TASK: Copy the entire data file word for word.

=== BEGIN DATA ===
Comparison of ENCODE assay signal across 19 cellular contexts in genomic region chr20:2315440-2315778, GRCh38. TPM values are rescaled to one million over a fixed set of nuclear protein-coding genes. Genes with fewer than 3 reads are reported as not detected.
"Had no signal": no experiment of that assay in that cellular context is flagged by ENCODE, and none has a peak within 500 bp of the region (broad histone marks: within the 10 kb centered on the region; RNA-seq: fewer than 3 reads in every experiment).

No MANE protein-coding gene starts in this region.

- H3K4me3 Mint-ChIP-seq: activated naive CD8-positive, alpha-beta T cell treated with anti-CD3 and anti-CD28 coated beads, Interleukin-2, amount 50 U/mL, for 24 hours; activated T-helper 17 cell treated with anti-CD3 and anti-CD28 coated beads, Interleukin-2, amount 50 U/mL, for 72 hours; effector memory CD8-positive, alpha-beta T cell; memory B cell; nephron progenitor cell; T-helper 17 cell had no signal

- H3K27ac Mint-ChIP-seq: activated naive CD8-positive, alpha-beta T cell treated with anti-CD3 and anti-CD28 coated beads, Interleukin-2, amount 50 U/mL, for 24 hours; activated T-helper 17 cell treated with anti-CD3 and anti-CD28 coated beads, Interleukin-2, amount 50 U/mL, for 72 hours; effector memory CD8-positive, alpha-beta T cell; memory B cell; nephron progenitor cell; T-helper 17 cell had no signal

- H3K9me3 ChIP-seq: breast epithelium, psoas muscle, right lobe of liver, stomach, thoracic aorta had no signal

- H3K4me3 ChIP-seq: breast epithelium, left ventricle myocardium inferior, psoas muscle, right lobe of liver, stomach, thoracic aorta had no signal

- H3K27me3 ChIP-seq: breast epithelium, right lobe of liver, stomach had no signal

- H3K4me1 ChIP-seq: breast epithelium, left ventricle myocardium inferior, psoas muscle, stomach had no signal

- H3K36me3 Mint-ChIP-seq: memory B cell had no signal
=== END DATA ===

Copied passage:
Comparison of ENCODE assay signal across 19 cellular contexts in genomic region chr20:2315440-2315778, GRCh38. TPM values are rescaled to one million over a fixed set of nuclear protein-coding genes. Genes with fewer than 3 reads are reported as not detected.
"Had no signal": no experiment of that assay in that cellular context is flagged by ENCODE, and none has a peak within 500 bp of the region (broad histone marks: within the 10 kb centered on the region; RNA-seq: fewer than 3 reads in every experiment).

No MANE protein-coding gene starts in this region.

- H3K4me3 Mint-ChIP-seq: activated naive CD8-positive, alpha-beta T cell treated with anti-CD3 and anti-CD28 coated beads, Interleukin-2, amount 50 U/mL, for 24 hours; activated T-helper 17 cell treated with anti-CD3 and anti-CD28 coated beads, Interleukin-2, amount 50 U/mL, for 72 hours; effector memory CD8-positive, alpha-beta T cell; memory B cell; nephron progenitor cell; T-helper 17 cell had no signal

- H3K27ac Mint-ChIP-seq: activated naive CD8-positive, alpha-beta T cell treated with anti-CD3 and anti-CD28 coated beads, Interleukin-2, amount 50 U/mL, for 24 hours; activated T-helper 17 cell treated with anti-CD3 and anti-CD28 coated beads, Interleukin-2, amount 50 U/mL, for 72 hours; effector memory CD8-positive, alpha-beta T cell; memory B cell; nephron progenitor cell; T-helper 17 cell had no signal

- H3K9me3 ChIP-seq: breast epithelium, psoas muscle, right lobe of liver, stomach, thoracic aorta had no signal

- H3K4me3 ChIP-seq: breast epithelium, left ventricle myocardium inferior, psoas muscle, right lobe of liver, stomach, thoracic aorta had no signal

- H3K27me3 ChIP-seq: breast epithelium, right lobe of liver, stomach had no signal

- H3K4me1 ChIP-seq: breast epithelium, left ventricle myocardium inferior, psoas muscle, stomach had no signal

- H3K36me3 Mint-ChIP-seq: memory B cell had no signal